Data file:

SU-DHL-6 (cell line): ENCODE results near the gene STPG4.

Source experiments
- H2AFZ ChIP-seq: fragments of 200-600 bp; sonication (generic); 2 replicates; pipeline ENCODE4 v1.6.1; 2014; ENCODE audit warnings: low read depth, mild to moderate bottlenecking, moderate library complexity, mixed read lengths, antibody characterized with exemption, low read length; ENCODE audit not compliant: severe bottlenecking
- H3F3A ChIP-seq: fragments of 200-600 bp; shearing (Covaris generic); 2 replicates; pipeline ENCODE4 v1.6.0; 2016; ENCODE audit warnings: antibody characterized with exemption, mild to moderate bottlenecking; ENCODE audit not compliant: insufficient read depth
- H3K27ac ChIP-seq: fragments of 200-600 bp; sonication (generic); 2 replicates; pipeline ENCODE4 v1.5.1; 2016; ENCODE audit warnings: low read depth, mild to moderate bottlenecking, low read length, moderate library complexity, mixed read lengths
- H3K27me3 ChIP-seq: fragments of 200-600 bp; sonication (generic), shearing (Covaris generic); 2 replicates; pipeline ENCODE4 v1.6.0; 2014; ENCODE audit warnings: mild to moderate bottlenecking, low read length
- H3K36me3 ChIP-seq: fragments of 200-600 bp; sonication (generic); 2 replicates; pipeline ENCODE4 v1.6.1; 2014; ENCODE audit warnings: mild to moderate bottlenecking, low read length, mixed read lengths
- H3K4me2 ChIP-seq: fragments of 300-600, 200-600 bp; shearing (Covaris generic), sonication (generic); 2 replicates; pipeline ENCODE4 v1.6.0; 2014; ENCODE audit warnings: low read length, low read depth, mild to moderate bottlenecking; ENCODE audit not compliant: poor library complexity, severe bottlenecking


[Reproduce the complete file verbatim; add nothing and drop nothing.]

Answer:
SU-DHL-6 (cell line): ENCODE results near the gene STPG4.

Source experiments
- H2AFZ ChIP-seq: fragments of 200-600 bp; sonication (generic); 2 replicates; pipeline ENCODE4 v1.6.1; 2014; ENCODE audit warnings: low read depth, mild to moderate bottlenecking, moderate library complexity, mixed read lengths, antibody characterized with exemption, low read length; ENCODE audit not compliant: severe bottlenecking
- H3F3A ChIP-seq: fragments of 200-600 bp; shearing (Covaris generic); 2 replicates; pipeline ENCODE4 v1.6.0; 2016; ENCODE audit warnings: antibody characterized with exemption, mild to moderate bottlenecking; ENCODE audit not compliant: insufficient read depth
- H3K27ac ChIP-seq: fragments of 200-600 bp; sonication (generic); 2 replicates; pipeline ENCODE4 v1.5.1; 2016; ENCODE audit warnings: low read depth, mild to moderate bottlenecking, low read length, moderate library complexity, mixed read lengths
- H3K27me3 ChIP-seq: fragments of 200-600 bp; sonication (generic), shearing (Covaris generic); 2 replicates; pipeline ENCODE4 v1.6.0; 2014; ENCODE audit warnings: mild to moderate bottlenecking, low read length
- H3K36me3 ChIP-seq: fragments of 200-600 bp; sonication (generic); 2 replicates; pipeline ENCODE4 v1.6.1; 2014; ENCODE audit warnings: mild to moderate bottlenecking, low read length, mixed read lengths
- H3K4me2 ChIP-seq: fragments of 300-600, 200-600 bp; shearing (Covaris generic), sonication (generic); 2 replicates; pipeline ENCODE4 v1.6.0; 2014; ENCODE audit warnings: low read length, low read depth, mild to moderate bottlenecking; ENCODE audit not compliant: poor library complexity, severe bottlenecking